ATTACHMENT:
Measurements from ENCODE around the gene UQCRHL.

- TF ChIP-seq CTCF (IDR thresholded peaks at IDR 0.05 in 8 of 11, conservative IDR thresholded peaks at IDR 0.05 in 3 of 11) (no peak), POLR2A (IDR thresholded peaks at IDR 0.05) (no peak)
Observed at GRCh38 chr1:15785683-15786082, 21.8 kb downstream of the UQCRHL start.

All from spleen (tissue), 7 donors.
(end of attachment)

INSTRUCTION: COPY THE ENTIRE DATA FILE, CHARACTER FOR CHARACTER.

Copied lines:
Measurements from ENCODE around the gene UQCRHL.

- TF ChIP-seq CTCF (IDR thresholded peaks at IDR 0.05 in 8 of 11, conservative IDR thresholded peaks at IDR 0.05 in 3 of 11) (no peak), POLR2A (IDR thresholded peaks at IDR 0.05) (no peak)
Observed at GRCh38 chr1:15785683-15786082, 21.8 kb downstream of the UQCRHL start.

All from spleen (tissue), 7 donors.